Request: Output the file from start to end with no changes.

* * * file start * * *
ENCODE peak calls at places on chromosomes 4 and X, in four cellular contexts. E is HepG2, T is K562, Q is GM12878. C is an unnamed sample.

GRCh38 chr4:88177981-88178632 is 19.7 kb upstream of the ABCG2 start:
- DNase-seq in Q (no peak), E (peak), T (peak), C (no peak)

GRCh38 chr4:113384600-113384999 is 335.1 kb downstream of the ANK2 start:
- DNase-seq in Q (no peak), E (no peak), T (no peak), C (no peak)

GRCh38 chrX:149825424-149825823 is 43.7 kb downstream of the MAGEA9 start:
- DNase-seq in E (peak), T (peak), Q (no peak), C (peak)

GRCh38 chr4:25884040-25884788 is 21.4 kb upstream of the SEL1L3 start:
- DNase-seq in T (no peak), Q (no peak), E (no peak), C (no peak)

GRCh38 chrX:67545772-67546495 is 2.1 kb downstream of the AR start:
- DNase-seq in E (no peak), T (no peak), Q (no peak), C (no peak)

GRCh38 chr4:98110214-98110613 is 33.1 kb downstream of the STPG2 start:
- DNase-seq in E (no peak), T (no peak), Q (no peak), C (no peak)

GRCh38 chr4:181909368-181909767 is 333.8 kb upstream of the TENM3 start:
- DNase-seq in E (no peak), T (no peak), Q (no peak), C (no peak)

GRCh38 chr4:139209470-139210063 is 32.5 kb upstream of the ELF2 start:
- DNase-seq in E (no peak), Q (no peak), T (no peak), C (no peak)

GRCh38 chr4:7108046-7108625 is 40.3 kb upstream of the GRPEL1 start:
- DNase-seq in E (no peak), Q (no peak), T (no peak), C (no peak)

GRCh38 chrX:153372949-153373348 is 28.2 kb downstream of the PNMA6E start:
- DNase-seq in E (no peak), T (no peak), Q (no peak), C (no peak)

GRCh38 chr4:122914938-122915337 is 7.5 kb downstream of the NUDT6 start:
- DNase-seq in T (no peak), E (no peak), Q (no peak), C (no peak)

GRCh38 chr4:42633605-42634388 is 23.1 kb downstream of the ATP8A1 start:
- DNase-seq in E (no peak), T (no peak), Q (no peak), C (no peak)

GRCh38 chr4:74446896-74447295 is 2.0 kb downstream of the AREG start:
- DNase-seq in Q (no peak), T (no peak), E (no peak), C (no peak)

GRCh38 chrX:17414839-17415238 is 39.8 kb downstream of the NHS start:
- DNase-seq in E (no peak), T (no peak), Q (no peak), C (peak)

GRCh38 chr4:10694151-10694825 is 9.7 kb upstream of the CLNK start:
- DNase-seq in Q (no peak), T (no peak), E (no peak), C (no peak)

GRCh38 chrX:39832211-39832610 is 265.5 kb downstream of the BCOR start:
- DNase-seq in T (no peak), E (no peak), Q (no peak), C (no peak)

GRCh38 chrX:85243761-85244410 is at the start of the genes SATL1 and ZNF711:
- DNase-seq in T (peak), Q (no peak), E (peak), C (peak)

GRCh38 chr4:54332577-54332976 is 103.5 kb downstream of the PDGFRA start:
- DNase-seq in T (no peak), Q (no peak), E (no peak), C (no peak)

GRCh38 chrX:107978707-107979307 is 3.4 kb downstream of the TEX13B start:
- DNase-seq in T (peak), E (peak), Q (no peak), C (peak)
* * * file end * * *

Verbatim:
ENCODE peak calls at places on chromosomes 4 and X, in four cellular contexts. E is HepG2, T is K562, Q is GM12878. C is an unnamed sample.

GRCh38 chr4:88177981-88178632 is 19.7 kb upstream of the ABCG2 start:
- DNase-seq in Q (no peak), E (peak), T (peak), C (no peak)

GRCh38 chr4:113384600-113384999 is 335.1 kb downstream of the ANK2 start:
- DNase-seq in Q (no peak), E (no peak), T (no peak), C (no peak)

GRCh38 chrX:149825424-149825823 is 43.7 kb downstream of the MAGEA9 start:
- DNase-seq in E (peak), T (peak), Q (no peak), C (peak)

GRCh38 chr4:25884040-25884788 is 21.4 kb upstream of the SEL1L3 start:
- DNase-seq in T (no peak), Q (no peak), E (no peak), C (no peak)

GRCh38 chrX:67545772-67546495 is 2.1 kb downstream of the AR start:
- DNase-seq in E (no peak), T (no peak), Q (no peak), C (no peak)

GRCh38 chr4:98110214-98110613 is 33.1 kb downstream of the STPG2 start:
- DNase-seq in E (no peak), T (no peak), Q (no peak), C (no peak)

GRCh38 chr4:181909368-181909767 is 333.8 kb upstream of the TENM3 start:
- DNase-seq in E (no peak), T (no peak), Q (no peak), C (no peak)

GRCh38 chr4:139209470-139210063 is 32.5 kb upstream of the ELF2 start:
- DNase-seq in E (no peak), Q (no peak), T (no peak), C (no peak)

GRCh38 chr4:7108046-7108625 is 40.3 kb upstream of the GRPEL1 start:
- DNase-seq in E (no peak), Q (no peak), T (no peak), C (no peak)

GRCh38 chrX:153372949-153373348 is 28.2 kb downstream of the PNMA6E start:
- DNase-seq in E (no peak), T (no peak), Q (no peak), C (no peak)

GRCh38 chr4:122914938-122915337 is 7.5 kb downstream of the NUDT6 start:
- DNase-seq in T (no peak), E (no peak), Q (no peak), C (no peak)

GRCh38 chr4:42633605-42634388 is 23.1 kb downstream of the ATP8A1 start:
- DNase-seq in E (no peak), T (no peak), Q (no peak), C (no peak)

GRCh38 chr4:74446896-74447295 is 2.0 kb downstream of the AREG start:
- DNase-seq in Q (no peak), T (no peak), E (no peak), C (no peak)

GRCh38 chrX:17414839-17415238 is 39.8 kb downstream of the NHS start:
- DNase-seq in E (no peak), T (no peak), Q (no peak), C (peak)

GRCh38 chr4:10694151-10694825 is 9.7 kb upstream of the CLNK start:
- DNase-seq in Q (no peak), T (no peak), E (no peak), C (no peak)

GRCh38 chrX:39832211-39832610 is 265.5 kb downstream of the BCOR start:
- DNase-seq in T (no peak), E (no peak), Q (no peak), C (no peak)

GRCh38 chrX:85243761-85244410 is at the start of the genes SATL1 and ZNF711:
- DNase-seq in T (peak), Q (no peak), E (peak), C (peak)

GRCh38 chr4:54332577-54332976 is 103.5 kb downstream of the PDGFRA start:
- DNase-seq in T (no peak), Q (no peak), E (no peak), C (no peak)

GRCh38 chrX:107978707-107979307 is 3.4 kb downstream of the TEX13B start:
- DNase-seq in T (peak), E (peak), Q (no peak), C (peak)